It's little things like these that rack up an insane budget, oh and the free cosmetic surgeries...
     
  12. pilot2b

    pilot2b Candidate Appointee

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    I've been to JBLM a number of times and noticed that. Here in Newport, RI, the Naval Station is usually guarded by petty officers.
     
  13. scoutpilot

    scoutpilot Member

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    In most cases, no, units could not simply just "loan out" a few junior enlisted Soldiers.
     
  14. LineInTheSand

    LineInTheSand USCGA 2006

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    Then put them on a rotation. Andrews and Bolling do it. Key West and Little Creek do it. I believe Quantico does it.

    Just throw and MP on it... let him be disrespectful to everyone that pulls in... There are half a million soldiers.... something tells me you can find a few and put them at a gate.
     
  15. scoutpilot

    scoutpilot Member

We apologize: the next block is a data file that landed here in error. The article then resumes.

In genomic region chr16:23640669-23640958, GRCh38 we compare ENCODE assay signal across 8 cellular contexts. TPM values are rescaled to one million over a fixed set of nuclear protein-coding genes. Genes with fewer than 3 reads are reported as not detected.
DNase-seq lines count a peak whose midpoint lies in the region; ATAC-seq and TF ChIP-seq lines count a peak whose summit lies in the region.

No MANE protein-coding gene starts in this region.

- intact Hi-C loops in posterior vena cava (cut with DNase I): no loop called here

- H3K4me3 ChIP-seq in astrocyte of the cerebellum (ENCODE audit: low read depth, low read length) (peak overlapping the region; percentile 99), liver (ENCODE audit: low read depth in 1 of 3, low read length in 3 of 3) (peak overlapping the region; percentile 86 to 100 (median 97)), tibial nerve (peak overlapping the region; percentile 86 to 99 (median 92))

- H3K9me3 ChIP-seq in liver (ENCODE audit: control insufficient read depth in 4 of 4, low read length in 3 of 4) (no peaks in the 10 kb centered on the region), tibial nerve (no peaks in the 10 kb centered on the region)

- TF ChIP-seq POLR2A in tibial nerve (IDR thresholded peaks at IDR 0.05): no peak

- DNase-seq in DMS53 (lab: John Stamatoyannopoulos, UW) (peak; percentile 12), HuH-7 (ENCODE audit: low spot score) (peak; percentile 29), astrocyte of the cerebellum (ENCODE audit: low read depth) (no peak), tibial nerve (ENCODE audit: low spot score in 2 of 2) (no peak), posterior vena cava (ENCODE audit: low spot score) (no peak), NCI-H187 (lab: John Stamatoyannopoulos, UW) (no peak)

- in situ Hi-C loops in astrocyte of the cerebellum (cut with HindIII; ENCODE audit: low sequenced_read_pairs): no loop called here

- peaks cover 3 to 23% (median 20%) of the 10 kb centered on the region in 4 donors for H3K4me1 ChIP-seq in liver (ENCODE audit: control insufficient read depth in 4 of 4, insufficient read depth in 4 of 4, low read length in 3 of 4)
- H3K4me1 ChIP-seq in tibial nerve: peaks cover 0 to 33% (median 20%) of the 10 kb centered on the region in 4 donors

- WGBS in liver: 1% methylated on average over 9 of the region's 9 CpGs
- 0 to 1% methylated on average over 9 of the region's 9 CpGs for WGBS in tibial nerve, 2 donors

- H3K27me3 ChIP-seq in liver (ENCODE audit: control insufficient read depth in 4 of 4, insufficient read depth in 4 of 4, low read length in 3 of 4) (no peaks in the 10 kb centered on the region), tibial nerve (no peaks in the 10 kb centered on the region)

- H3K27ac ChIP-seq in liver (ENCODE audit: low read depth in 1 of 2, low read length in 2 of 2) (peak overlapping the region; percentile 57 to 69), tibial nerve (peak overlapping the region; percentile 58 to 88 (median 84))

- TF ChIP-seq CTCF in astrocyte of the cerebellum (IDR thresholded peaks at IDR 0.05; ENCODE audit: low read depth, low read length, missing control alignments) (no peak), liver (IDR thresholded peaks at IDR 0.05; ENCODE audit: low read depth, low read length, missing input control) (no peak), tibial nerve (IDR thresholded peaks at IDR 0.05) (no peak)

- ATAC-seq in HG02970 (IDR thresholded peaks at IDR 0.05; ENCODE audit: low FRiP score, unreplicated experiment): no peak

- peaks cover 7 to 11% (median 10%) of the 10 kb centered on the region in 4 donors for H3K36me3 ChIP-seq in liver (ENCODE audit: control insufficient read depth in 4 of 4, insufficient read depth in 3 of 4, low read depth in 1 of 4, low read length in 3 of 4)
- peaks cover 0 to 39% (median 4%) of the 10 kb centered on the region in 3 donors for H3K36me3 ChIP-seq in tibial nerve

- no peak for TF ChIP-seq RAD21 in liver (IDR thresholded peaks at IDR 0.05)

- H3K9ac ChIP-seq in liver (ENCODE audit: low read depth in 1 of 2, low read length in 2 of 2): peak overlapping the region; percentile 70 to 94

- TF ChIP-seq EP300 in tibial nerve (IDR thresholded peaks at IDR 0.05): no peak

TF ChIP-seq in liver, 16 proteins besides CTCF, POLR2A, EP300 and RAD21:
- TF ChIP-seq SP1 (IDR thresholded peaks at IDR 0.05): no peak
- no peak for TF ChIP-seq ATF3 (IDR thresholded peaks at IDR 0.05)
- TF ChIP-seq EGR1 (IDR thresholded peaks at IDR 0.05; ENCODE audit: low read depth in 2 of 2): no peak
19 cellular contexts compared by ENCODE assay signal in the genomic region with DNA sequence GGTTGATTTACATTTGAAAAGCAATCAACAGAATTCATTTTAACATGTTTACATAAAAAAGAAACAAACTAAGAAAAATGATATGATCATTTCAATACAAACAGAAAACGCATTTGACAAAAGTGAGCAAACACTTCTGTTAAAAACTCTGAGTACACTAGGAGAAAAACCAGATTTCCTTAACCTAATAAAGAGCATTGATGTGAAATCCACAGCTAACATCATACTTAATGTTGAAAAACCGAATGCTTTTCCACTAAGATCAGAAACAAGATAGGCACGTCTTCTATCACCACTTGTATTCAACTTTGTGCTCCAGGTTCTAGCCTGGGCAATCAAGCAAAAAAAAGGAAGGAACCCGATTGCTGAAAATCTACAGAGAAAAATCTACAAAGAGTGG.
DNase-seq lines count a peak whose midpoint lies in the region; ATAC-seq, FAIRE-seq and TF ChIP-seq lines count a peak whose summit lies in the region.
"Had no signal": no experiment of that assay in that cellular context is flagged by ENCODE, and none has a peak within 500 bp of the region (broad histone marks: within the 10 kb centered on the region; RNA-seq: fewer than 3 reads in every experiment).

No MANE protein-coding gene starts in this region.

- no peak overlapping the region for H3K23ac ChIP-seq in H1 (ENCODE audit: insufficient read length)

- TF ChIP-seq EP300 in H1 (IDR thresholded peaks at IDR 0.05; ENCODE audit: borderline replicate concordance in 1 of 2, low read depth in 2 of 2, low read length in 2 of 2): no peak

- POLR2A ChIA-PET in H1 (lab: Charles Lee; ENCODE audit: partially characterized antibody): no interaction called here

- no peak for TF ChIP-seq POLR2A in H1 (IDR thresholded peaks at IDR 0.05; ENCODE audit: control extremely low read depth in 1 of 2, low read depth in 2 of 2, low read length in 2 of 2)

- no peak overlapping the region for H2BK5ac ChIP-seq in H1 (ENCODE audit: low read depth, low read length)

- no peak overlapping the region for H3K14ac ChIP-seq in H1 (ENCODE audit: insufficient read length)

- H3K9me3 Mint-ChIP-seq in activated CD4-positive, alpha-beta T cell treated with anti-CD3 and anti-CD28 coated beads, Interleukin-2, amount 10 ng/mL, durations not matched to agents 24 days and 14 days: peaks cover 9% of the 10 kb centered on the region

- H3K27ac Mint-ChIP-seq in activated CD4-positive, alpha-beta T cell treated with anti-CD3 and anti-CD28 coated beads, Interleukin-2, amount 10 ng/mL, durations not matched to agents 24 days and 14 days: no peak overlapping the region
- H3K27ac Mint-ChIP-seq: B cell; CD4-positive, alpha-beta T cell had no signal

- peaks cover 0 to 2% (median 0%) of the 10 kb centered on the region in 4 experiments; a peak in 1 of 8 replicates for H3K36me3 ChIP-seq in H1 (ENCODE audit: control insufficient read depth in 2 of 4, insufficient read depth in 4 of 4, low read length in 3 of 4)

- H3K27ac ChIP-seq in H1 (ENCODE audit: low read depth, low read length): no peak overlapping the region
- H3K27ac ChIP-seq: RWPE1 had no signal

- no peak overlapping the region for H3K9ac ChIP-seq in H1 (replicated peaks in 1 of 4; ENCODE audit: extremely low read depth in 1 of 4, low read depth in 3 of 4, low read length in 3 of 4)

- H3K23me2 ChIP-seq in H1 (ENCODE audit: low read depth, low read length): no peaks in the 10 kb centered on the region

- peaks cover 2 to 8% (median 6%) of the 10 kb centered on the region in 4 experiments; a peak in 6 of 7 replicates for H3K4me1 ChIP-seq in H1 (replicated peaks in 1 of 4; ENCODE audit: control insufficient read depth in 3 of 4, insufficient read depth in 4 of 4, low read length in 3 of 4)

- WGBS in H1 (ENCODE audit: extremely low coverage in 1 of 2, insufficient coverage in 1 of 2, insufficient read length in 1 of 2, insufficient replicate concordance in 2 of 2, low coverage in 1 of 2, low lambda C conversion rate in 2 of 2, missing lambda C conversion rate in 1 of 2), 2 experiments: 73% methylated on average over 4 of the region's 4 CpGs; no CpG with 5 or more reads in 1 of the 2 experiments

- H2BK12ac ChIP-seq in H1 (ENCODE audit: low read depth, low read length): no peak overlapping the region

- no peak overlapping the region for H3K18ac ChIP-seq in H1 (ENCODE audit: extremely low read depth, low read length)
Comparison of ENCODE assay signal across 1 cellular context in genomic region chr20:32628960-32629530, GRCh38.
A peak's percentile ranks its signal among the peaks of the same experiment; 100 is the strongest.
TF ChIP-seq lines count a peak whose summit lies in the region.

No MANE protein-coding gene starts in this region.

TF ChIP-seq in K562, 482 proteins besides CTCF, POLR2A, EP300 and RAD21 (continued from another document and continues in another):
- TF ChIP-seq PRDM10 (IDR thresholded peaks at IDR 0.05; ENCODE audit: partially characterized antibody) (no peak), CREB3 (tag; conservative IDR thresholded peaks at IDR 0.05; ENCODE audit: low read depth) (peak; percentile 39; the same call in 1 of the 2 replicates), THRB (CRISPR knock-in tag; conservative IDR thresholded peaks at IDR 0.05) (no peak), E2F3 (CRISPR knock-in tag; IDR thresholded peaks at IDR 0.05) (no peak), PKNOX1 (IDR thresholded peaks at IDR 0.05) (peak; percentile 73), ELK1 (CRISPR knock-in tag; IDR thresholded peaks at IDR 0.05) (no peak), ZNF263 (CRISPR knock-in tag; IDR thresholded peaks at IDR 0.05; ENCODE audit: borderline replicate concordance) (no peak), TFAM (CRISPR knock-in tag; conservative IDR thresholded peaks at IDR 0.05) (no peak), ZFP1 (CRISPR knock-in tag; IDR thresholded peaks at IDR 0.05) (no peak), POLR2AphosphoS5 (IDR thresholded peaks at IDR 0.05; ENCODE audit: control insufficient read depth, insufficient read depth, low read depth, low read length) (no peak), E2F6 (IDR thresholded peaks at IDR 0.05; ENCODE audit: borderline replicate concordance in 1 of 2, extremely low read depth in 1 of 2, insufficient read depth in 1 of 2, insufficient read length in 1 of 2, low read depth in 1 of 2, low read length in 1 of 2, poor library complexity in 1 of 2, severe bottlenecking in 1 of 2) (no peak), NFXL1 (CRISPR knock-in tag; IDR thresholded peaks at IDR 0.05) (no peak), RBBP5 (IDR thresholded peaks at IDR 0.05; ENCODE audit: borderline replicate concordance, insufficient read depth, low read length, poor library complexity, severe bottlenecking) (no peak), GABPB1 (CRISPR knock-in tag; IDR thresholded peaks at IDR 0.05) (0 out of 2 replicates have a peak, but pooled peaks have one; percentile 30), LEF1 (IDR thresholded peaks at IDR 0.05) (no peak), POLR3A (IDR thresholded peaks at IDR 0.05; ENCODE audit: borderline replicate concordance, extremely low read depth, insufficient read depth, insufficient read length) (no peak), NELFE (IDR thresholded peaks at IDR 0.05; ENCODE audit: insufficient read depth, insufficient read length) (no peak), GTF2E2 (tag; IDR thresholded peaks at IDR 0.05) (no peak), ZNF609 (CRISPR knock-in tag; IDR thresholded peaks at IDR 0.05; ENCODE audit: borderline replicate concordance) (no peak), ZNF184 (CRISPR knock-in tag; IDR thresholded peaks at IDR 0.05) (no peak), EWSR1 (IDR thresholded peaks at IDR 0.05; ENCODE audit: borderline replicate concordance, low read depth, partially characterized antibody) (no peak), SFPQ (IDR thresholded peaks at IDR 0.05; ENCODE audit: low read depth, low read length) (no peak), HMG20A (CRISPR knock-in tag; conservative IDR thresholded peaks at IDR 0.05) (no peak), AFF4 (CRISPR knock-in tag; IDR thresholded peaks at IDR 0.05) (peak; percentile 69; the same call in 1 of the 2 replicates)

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    I'm not surprised the Air Force can do it, and I'm not surprised it can be done on places like Key West and Little Creek.

    Now, back in the real world, the contract guards appeared when the endless deployments to two theaters started. As the tempo has slowed down, Soldiers have returned to the gates as guards at most FORSCOM installations.
     
    Last edited: Dec 15, 2012
  16. BR2011

    BR2011 USAFA Cadet

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    If these guys worked in the private sector they would probably be making much more than they do as Flags. It's an incentive to convince the good ones that it's worth it to stay as opposed getting out at 20.